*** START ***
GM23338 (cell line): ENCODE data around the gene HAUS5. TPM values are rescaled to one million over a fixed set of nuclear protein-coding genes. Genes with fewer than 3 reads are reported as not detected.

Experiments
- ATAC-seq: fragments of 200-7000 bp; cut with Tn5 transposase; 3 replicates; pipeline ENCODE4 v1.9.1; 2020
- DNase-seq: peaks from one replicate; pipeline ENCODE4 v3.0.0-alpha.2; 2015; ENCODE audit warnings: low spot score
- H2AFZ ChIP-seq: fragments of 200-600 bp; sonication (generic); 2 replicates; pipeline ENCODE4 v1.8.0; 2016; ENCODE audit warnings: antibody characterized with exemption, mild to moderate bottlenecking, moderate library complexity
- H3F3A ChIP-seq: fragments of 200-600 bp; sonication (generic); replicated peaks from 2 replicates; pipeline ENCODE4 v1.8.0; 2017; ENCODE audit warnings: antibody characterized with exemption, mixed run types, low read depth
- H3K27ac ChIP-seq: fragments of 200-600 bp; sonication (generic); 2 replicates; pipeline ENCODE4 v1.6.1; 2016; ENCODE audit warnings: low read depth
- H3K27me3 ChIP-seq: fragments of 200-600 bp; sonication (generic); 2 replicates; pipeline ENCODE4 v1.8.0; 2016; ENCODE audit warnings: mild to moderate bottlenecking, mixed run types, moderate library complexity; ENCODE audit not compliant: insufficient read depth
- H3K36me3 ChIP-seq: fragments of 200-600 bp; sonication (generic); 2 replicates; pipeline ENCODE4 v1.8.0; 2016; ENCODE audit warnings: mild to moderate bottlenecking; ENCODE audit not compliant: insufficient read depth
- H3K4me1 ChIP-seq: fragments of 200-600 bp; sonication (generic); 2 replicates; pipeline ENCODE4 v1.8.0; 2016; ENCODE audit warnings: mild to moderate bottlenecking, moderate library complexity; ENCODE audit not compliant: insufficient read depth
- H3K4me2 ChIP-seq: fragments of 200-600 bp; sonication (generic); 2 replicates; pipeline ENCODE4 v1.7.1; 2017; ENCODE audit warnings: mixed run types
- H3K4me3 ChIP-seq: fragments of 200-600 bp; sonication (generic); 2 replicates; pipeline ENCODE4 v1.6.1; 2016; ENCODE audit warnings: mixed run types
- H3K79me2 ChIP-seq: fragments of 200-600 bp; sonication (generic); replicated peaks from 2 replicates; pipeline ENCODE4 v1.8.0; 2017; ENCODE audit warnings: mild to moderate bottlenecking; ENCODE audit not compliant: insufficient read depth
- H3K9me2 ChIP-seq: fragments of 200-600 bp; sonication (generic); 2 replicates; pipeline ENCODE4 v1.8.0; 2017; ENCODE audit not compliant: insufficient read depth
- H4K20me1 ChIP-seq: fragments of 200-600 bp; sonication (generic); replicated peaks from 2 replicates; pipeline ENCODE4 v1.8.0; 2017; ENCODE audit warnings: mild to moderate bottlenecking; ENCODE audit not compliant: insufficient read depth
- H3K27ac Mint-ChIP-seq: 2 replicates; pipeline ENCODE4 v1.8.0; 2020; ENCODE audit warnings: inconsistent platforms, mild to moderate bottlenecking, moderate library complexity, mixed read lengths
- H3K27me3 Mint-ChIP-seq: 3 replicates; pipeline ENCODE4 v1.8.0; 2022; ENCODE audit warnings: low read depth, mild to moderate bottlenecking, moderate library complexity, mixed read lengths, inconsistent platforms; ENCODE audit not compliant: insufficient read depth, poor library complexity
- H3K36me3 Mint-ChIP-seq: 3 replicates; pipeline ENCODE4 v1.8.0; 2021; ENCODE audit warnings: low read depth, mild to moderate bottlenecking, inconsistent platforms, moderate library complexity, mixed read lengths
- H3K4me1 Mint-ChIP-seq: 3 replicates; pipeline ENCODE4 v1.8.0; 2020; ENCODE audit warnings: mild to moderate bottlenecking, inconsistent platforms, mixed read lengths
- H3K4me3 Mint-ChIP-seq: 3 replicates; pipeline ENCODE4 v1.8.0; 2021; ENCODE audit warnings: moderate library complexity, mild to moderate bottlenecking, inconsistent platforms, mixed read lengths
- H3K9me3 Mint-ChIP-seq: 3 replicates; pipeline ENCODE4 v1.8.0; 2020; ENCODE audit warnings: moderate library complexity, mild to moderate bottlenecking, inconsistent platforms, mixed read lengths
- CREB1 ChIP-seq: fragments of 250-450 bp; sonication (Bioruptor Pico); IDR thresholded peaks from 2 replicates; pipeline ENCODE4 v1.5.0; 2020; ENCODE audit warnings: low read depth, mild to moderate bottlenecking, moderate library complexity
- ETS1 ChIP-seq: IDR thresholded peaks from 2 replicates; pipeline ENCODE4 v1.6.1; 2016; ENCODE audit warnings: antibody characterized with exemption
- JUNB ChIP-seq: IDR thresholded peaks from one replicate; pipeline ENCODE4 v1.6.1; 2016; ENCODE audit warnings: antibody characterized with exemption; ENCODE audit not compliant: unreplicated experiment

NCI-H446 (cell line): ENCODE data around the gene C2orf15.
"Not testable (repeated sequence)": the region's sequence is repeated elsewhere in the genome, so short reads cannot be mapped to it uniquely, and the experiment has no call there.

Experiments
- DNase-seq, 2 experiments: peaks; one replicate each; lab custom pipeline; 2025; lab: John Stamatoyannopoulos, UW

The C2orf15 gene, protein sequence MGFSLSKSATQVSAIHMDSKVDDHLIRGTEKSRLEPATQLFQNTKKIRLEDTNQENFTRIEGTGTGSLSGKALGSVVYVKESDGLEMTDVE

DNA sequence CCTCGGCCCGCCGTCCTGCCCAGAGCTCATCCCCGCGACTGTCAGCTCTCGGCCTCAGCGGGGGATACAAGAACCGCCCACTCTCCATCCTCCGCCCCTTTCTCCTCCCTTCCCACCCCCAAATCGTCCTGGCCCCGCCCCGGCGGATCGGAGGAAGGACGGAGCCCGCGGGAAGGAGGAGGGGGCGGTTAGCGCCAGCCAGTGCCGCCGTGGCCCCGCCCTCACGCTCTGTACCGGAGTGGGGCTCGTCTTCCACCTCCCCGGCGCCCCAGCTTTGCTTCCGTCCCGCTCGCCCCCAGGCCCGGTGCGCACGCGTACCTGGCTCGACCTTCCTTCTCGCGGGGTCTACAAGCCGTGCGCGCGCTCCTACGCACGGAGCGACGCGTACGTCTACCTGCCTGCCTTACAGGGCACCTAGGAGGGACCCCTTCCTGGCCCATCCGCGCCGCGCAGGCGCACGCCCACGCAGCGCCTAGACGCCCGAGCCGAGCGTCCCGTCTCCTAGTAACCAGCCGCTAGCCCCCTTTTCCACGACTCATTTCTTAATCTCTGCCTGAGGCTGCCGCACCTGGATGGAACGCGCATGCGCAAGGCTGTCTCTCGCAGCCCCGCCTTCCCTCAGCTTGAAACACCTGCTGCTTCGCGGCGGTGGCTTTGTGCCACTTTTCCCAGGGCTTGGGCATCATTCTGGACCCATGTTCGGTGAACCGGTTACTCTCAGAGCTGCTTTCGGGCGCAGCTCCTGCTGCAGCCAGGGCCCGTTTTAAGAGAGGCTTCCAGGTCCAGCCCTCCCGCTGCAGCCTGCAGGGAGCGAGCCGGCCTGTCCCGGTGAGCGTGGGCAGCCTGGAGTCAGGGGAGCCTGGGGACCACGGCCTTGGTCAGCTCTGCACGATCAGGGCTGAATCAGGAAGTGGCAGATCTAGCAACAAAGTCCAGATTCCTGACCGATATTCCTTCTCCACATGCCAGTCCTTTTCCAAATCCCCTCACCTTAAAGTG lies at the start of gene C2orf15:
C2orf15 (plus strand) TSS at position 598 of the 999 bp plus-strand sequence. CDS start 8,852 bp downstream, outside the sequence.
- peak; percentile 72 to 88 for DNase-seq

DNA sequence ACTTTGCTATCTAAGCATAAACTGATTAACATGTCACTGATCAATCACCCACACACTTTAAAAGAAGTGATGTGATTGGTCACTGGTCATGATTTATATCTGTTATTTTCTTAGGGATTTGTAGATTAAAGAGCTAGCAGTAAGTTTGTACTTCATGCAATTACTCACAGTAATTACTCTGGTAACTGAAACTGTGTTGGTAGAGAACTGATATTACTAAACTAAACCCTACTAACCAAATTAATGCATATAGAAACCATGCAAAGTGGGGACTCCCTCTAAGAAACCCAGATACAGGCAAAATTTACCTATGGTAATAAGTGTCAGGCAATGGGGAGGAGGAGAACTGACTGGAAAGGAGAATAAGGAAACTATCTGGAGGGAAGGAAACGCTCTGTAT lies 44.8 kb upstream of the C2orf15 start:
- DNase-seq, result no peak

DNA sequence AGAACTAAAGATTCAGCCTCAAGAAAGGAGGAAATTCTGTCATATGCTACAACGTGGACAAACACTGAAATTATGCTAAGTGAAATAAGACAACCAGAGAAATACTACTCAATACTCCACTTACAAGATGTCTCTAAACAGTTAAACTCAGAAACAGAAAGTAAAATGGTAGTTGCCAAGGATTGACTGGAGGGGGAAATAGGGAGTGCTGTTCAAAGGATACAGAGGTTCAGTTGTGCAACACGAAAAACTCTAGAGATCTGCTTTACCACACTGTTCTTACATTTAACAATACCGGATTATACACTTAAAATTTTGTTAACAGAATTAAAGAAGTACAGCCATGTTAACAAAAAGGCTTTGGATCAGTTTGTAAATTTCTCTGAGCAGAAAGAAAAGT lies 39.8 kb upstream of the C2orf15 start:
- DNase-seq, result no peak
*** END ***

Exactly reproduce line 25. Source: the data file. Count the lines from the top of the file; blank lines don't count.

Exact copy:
NCI-H446 (cell line): ENCODE data around the gene C2orf15.